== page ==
Day two of the speakers part of Gnomedex is over. Sorry I didn’t get to blog any earlier, I had to leave my laptop charging as I forgot to charge it last night, and I planned on getting it during the lunch break, but instead got involved in a lengthy discussion about hardware with Ed from Miami. I would have missed some of Doc’s presentation if I had gone back for it, so I blew it off. 🙂
Today started out a little later for me. I had been a good attendee and checked out all the vendors yesterday so I slept in a little later today. Got downstairs really just in time to grab a seat and get ready for Phil “Pud” Kaplan from F’d company.com. He had some advice for avoiding becoming one of those f’d companies, including stories of complete cluelessness from his days at a web-design firm. Stuff like charging $20,000 to develop an email form on a website, that the company actually agreed to pay. (avon.com for those curious sorts.) His basic ideas were to “sell your garbage”, all of the stuff that people send you, or that you collect with a website is useful to someone, who will pay for it. He talked about all of the stuff people submit to his site that he can’t really use, but that people will pay to get access to. He also talked about taking something that is useful to you and understanding that it’s probably useful to others too. That’s the same idea I had for the Access Database I contributed to Geekmeltdown.com.
Next up was Mark Thompson, the man behind Analog X. He followed in the same vein, talking about how to keep things simple, so that you can admin yourself if you have to. Not getting carried away with the latest greatest tech, but always keeping in mind whether something adds value to your site, and how it brings in revenue. Good stuff for the new, new economy. 🙂
After lunch was the Doc Searls discussing the future of Linux. He compared Linux to the internet, it’s infrastructure, it’s everywhere already. It’s in embedded devices, it’s in servers, and who cares if it’s not on the desktop. The desktop is unimportant, it’s a platform not infrastructure. He then went into the Hollywood/Congressional attacks against infrastructure and how those of us who are part of the infrastructure, the geeks, need to be activists and get involved in fighting to keep it open, while building the commercial stuff on top of it. He really made clear what is at risk with the Berman bill, the DMCA, the CBDTPA, etc.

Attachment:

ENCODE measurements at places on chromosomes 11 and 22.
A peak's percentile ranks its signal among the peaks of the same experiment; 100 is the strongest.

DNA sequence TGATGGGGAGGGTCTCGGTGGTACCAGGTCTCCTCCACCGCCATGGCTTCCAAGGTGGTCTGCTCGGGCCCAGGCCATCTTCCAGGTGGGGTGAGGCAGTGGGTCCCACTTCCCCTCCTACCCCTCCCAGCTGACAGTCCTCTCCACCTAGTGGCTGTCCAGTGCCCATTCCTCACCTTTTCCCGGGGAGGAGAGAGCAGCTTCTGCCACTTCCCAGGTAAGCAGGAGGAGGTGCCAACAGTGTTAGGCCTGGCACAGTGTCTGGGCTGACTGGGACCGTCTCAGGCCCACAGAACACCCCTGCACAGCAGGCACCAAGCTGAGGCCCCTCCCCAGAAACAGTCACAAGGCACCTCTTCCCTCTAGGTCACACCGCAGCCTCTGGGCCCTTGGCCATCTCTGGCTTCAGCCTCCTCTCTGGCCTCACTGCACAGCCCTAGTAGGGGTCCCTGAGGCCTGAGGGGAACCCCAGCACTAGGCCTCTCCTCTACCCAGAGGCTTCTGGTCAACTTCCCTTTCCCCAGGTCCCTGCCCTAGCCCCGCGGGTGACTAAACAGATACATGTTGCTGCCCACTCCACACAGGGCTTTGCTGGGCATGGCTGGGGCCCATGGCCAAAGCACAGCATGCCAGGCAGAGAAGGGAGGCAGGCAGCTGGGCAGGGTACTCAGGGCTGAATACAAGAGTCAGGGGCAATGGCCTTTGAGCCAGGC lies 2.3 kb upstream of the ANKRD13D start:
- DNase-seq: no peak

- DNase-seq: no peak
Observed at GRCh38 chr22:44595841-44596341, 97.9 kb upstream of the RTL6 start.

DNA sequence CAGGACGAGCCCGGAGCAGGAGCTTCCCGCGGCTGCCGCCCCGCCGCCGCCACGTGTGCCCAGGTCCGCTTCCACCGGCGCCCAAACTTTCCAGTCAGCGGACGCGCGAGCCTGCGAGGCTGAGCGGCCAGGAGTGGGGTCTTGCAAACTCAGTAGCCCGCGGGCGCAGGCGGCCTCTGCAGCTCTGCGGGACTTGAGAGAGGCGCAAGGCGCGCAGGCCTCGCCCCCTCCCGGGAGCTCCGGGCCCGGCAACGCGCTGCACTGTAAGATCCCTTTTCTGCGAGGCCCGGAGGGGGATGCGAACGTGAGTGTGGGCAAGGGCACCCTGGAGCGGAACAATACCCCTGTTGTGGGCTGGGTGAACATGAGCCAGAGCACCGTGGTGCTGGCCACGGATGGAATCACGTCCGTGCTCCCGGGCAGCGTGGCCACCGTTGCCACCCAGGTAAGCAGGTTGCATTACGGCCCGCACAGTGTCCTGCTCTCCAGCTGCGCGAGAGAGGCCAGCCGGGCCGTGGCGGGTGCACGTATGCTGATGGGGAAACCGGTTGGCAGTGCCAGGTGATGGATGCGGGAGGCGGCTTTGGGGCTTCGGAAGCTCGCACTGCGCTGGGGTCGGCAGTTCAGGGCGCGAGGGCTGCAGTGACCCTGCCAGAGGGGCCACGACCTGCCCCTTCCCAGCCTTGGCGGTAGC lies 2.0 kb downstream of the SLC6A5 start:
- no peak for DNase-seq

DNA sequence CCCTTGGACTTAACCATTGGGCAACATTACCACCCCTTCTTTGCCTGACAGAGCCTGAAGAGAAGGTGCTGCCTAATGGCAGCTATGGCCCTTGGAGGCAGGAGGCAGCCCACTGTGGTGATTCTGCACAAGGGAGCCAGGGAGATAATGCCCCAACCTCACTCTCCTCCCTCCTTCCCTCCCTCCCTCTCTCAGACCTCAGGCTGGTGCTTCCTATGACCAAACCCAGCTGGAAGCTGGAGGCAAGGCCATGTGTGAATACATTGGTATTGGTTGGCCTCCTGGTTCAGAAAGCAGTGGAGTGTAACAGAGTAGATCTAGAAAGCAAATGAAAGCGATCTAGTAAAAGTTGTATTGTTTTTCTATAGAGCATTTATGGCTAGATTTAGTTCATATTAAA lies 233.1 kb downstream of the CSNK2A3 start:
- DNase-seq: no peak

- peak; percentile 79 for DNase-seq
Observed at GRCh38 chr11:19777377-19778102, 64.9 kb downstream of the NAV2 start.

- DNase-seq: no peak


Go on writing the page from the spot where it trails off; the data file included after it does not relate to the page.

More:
After Doc, we discussed something that really is becoming part of the infrastructure, blogging, as Evan Williams talked about blogging and where’s it’s going. He talked about blogging being what the web is all about, how it unleashes our desire to express ourselves and communicate with each other. He expects to have more than 5 million bloggers in two years, but with that come the new challenges, discovery, and helping smaller groups of bloggers do interesting things together. He envisions “networked publishing”, where you can take a topic like the Olympics and pull all the posts about the Olympics from the blogger database and publish them in one place with links to the specific blogs they are pulled from. Excellent concept stuff.
After Ev, it was Leo Laporte with the keynote. It was really more of an evangelical speech but man was it good! Leo really focused on telling us how we are at the bring of a revolution. This is the first time in history that it will be your brain that matters, nothing else. But, as other historical tech advances, it will take time for it to really be incorporated. He compared it to the Gutenberg press which wasn’t used to do anything but print Bibles for the first 50-60 years of it’s existance. Or the steam engine, which really brought about the Industrial Revolution but not for another generation. “It takes a generation growing up with a new technology before it becomes incorporated” There was no better proof of that than the 13-14 year old kid sitting at the table next to me with his digital camera hooked directly into his iBook loading pics onto the web in real time. When I was 13-14 I don’t think I could have even imagined that! (And I’m not that old!)
Leo also talked about how we’ll have to fight to bring about the revolution, because we get it, but Congress and other dinosaurs don’t get it. We need to both be activists, through blogging and other means, and educators to our friends, families and neighbors. To educate them about the changes and how they’re important.
One last thing, he also got asked about his show, and TechTV in general. He talked about how much television execs pander to people, and have suggested to him that The Screen Savers needed “more cleavage”. I believe it, it’s not surprising but it’s completely sad. I can’t wait for major media dinosaurs to die. *L*
It was higly motivating and got a well-deserved standing ovation.
More partying tonight. I’m not going to stay out at it all night though, got a long drive to Fargo tomorrow morning!
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